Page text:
Heat Illnesses

by Sarah Givner, MD, MPH

The summer sun in all its glory gives rise to hot, hot weather and consequently, heat-related illnesses. Heat illnesses are those conditions brought about by prolonged exposure to heat and humidity without adequate hydration to cool the body down. They include heat cramps, heat exhaustion and heat stroke. Children and adolescents adjust to environmental changes more slowly than do adults and tend to bear the brunt of these illnesses.

Heat Cramps

Heat cramps are the mildest form of the heat-related illnesses. They are painful spasms and cramps that occur after exercise in high heat conditions. Skin is typically flushed and moist when they occur.

If your child is suffering from heat cramps, stop activity participation, move to a cool, shaded place and rest. Remove excess clothing, fan skin and place cool compresses on the body. Drink chilled sports drinks containing a mixture of salt and sugar (Pedialyte, Gatorade, Powerade) and stretch out the affected muscles gently and slowly.

Heat Exhaustion

Heat exhaustion is more severe than heat cramps and results when the body is unable to cool itself properly. It results from water and salt loss in conditions of extreme heatand excess sweating without adequate fluid and electrolyte re-hydration.

Symptoms include muscle cramps, pale (as opposed to flushed) and moist skin, fever over 100.4 F, nausea, vomiting, diarrhea, headache, fatigue, weakness, anxiety and feeling faint.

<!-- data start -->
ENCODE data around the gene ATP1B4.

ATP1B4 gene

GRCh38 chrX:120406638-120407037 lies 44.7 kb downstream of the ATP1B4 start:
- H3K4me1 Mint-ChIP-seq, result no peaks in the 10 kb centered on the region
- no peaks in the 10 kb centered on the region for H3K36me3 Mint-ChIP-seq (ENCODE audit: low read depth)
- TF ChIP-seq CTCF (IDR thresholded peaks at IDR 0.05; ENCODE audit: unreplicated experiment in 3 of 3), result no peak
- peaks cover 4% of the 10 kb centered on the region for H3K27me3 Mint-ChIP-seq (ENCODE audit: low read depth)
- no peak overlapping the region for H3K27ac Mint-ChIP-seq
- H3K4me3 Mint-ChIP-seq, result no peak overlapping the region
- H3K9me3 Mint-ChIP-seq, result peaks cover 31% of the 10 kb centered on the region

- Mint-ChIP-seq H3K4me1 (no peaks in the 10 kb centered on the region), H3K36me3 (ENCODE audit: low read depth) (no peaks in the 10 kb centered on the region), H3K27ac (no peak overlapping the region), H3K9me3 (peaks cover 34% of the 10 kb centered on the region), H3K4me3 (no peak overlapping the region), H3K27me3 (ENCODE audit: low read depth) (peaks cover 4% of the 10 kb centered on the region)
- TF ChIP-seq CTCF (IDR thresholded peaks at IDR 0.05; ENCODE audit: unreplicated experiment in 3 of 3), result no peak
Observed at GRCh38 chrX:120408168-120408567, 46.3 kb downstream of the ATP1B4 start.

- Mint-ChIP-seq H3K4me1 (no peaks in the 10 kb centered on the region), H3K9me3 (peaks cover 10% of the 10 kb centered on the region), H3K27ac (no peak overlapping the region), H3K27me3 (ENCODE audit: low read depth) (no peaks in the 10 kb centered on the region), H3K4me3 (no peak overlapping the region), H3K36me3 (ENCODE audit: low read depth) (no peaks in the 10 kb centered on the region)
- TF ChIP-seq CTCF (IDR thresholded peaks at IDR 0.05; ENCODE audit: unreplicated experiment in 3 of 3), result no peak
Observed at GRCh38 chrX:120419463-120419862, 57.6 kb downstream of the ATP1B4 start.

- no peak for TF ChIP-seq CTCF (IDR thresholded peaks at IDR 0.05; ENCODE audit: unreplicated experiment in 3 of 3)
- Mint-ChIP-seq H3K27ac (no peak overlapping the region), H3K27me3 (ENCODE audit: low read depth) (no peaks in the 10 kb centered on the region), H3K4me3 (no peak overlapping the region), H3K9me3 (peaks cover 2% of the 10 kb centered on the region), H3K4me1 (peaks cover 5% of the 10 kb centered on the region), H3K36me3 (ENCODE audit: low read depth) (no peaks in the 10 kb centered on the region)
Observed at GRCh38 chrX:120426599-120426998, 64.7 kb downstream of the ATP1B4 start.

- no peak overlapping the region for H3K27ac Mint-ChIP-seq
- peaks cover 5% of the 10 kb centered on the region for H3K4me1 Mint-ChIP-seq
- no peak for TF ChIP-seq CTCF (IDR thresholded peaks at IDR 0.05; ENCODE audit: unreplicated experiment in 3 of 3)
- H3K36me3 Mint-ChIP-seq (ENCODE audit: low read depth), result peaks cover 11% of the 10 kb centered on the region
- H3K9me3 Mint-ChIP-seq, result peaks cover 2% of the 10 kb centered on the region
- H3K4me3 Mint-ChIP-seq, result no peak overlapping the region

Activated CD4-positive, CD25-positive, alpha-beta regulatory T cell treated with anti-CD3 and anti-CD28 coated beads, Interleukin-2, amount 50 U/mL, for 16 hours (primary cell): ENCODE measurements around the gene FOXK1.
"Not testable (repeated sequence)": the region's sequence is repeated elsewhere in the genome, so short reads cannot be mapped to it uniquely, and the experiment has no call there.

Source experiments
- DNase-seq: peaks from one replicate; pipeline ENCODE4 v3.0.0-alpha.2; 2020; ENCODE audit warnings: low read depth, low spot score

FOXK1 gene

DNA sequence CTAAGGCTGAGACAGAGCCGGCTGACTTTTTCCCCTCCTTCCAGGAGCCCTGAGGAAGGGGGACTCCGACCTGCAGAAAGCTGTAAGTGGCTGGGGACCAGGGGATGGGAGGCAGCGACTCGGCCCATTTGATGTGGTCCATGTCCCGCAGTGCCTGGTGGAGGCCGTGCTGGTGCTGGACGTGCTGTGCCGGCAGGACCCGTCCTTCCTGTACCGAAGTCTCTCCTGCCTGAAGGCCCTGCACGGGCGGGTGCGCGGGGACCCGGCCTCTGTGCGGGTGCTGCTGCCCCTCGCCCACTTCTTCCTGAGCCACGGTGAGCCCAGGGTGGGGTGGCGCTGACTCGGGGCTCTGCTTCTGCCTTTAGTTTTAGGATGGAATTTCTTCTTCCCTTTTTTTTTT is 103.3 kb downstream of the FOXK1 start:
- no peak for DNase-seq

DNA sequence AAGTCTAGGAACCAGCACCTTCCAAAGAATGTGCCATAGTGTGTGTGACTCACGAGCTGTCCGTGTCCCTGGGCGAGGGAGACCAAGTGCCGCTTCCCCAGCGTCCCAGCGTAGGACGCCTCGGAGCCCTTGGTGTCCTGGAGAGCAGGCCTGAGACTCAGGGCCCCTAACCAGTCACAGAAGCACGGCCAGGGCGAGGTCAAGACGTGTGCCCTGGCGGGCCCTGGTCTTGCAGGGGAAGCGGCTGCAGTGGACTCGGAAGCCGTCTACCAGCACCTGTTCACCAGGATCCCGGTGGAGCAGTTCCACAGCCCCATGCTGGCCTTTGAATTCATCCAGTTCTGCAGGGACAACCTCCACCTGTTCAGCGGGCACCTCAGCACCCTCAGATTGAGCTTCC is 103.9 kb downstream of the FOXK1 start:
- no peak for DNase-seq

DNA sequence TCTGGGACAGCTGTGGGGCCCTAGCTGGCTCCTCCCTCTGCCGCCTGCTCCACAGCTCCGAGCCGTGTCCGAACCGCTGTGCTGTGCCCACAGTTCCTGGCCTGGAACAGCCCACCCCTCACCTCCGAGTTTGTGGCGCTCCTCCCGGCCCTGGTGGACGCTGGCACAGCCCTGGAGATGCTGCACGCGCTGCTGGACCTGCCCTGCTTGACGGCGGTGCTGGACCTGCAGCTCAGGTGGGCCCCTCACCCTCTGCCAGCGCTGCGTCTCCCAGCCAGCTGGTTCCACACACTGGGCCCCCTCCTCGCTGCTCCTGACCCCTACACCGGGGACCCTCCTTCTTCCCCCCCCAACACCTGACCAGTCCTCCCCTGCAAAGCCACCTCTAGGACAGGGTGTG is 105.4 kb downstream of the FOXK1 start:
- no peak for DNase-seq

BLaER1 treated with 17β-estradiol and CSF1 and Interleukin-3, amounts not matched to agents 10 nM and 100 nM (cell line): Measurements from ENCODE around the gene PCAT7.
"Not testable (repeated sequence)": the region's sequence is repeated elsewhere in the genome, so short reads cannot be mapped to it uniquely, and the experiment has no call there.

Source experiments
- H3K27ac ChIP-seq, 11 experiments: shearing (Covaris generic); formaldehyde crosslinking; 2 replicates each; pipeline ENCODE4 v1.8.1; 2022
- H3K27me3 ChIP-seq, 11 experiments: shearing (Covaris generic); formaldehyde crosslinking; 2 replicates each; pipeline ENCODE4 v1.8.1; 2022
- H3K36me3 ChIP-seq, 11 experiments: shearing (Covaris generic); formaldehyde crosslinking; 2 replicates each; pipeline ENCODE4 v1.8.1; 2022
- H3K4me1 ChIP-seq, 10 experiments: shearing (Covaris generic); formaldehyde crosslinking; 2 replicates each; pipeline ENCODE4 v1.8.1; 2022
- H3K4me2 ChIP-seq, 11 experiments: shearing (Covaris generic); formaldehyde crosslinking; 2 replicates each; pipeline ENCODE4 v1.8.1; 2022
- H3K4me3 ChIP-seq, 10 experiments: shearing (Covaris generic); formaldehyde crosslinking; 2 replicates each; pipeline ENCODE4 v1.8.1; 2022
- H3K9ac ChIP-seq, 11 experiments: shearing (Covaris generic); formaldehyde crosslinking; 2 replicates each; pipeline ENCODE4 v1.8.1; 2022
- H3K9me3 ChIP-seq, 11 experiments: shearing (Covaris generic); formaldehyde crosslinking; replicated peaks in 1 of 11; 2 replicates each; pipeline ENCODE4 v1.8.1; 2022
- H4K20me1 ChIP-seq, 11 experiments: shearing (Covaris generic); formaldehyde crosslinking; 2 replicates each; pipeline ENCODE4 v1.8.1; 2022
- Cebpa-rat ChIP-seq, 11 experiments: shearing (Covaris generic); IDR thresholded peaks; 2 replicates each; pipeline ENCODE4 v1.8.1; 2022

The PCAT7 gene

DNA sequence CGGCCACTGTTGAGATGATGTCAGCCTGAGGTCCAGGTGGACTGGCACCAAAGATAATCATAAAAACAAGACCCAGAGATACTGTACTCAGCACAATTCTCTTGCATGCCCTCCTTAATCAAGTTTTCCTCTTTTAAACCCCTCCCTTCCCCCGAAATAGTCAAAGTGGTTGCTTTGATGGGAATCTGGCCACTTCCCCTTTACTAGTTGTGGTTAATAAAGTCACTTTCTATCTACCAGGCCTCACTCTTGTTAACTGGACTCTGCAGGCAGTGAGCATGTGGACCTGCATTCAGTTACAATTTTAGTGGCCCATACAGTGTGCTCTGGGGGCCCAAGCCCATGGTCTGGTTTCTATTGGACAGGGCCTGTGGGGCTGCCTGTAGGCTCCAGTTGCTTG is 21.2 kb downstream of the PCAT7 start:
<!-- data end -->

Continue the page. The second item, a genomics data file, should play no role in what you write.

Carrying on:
If your child is suffering from heat exhaustion, again, stop activity participation, move to a cool, shaded place and rest. Remove excess clothing, fan skin and place cool compresses on the body. Drink chilled sports drinks containing a mixture of salt and sugar. If this is insufficient, or your child is unable to keep fluids down, go to the emergency room immediately. IV fluids may be required.

Heat Stroke

Heat stroke is the most severe of the heat illnesses and occurs when the body’s thermoregulation system is overwhelmed by the extreme heat. It is a life-threatening medical emergency and requires immediate attention.

Symptoms include warm, pale and dry (as opposed to moist) skin, high fever (>104 F), rapid heart rate, loss of appetite, nausea, vomiting, headache, fatigue, confusion, agitation, lethargy, stupor and seizures.

If you believe your child is suffering from heat stroke, call 911 or your local emergency medical services IMMEDIATELY. In the interim, remove excess clothing, DRENCH skin with cool water and fan skin. Place ice bags under armpits and in the groin. Offer chilled fluids, if your child is alert and able to drink.

Ways to Avoid Heat Illnesses (or as they say, an ounce of prevention is worth a pound of cure)

  • Drink plenty of fluids during both strenuous and non-strenuous (such as sunbathing!) outdoor activities on hot days. Drink water and sports drinks (again with a mix of salts and sugars). Avoid alcoholic and caffeinated beverages (tea, coffee, soda) as they can be dehydrating.
  • Dress in light-colored, lightweight and loose-fitting clothes on hot, humid days
  • Schedule vigorous outdoor activities outside peak sun hours – go in the morning, late afternoon or evening
  • Take shaded (and frequent!) rest brakes
  • Wear sunscreen (at least SPF 15), a hat and sunglasses
  • Have kids mist themselves, go swimming, or play in splash pads during the day

Lastly, enjoy the heat! And be safe!

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